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4 25 18 Magura MT5 3 year review

Magura MT5 Brake Review – 3 Years

Read through our long term (3 year) trail test in the Magura MT5 Brake Review.

3 years and 4 bikes later I’m still running the same set of Magura MT5 brakes. Same levers, same master cylinders, same calipers.

A few sets of brake pads as well as a new rear line are what I’ve put into the system. (My HD4’s routing is longer than the Bronson was)

I continue to ride the Magura MT5’s for the same reasons that led me purchase them in 2015. Unmatched modulation, predictable performance, minimal issues from the brand as well as excellent product support in case of an issue.


Modulation in MTB is used to define how power is balanced with lever throw.

Brakes with less modulation have more power sooner into the throw. Riders who utilize, for lack of a better way to define it, an “ABS” finger pulse on their brakes may make less modulating brakes work better than I can.

I prefer smoothly applying pressure corelated to the amount of power required. Having brakes that provide variable power, rather than an “on/off” feel, and listening to my tires allows me to know how much grip I have or don’t!

Trail braking is much more predictable riding brakes with good modulation. Trail braking is staying on the brakes while leaning into a corner and “trailing” off them prior to apex. This isn’t used in every situation, but it is a nice technique to have in your toolbox.

Magura’s entire lineup offers excellent modulation per category. The two and four piston calipers to offer different levels of total power and heat capacity.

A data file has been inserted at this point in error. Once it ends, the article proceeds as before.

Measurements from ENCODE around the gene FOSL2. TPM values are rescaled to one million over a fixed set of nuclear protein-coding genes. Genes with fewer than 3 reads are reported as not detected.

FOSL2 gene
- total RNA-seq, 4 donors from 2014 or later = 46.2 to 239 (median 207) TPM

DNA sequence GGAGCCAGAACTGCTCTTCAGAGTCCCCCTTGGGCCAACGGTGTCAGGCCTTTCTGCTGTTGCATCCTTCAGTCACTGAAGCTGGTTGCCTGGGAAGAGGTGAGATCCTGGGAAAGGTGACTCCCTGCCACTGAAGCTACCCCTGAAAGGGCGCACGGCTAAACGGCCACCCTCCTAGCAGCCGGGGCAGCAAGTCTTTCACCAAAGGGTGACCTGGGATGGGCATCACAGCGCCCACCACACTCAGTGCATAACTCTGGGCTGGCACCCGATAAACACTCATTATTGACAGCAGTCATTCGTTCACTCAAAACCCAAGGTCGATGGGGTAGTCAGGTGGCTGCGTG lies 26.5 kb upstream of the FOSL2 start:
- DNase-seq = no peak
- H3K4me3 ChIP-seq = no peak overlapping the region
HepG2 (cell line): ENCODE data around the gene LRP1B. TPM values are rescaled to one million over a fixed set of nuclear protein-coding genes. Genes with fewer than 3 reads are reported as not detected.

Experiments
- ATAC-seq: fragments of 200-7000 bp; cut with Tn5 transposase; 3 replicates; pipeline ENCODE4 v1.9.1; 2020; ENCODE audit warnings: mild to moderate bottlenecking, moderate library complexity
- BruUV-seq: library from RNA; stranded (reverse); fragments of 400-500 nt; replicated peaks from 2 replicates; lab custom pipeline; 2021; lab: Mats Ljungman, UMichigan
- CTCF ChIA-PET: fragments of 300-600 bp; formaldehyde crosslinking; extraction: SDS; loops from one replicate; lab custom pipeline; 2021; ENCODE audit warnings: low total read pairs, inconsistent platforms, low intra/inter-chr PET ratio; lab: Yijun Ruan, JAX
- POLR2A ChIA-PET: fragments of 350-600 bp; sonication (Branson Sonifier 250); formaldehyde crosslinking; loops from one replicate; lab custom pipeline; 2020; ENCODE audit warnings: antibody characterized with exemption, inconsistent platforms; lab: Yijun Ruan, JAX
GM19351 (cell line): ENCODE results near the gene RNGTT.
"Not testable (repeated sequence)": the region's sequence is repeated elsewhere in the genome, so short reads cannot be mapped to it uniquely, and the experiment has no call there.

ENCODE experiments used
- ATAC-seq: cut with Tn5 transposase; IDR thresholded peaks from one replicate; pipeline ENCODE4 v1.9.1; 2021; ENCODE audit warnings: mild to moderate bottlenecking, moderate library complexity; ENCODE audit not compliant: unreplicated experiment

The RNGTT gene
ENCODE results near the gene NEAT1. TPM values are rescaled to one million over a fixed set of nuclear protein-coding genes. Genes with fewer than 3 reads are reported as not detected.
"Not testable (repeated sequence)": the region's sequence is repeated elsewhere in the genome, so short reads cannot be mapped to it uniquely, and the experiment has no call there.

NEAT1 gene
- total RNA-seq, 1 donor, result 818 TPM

Magura MT5 caliper image closeup
I run the MT7 4 piece brake pads. I find that they align a bit easier and seem, seem, to have a bit more power capacity.


I hate testing brakes. There is so much personality of the bike’s performance tied to brake performance that a crappy brake is gonna be a crappy ride. But, every year we go through and ride a bunch of the contenders and pretenders.

The absolute worst when testing brakes is the intermittent works then doesn’t work feel. It’s completely unnerving. Wondering what a brake will do and when it will do it impacts confidence, speed and enjoyment.

Magura brakes don’t suffer inconsistent lever feel or power application unlike many of the leading competitors. While I find myself holding my breath testing other brands I know that I can expect consistency from Magura. I might prefer one lever or another, more power from the 4 pistons, different brake pads – but in the first few turns when I hit the brakes to acclimatize that’s what I can expect!


About once every 4 to 6 weeks on average I bubble bleed the levers. This is a pretty easy service, we have a lot of videos and writeups around on it and helps maintain a consistent feel.

I have never fully flushed the brake fluid. Magura states that Royal Blood does not age. If functional a Magura brake doesn’t need a full bleed with few exceptions. This seems accurate as I don’t notice the performance degradation in the mineral oil felt in previous DOT fluids.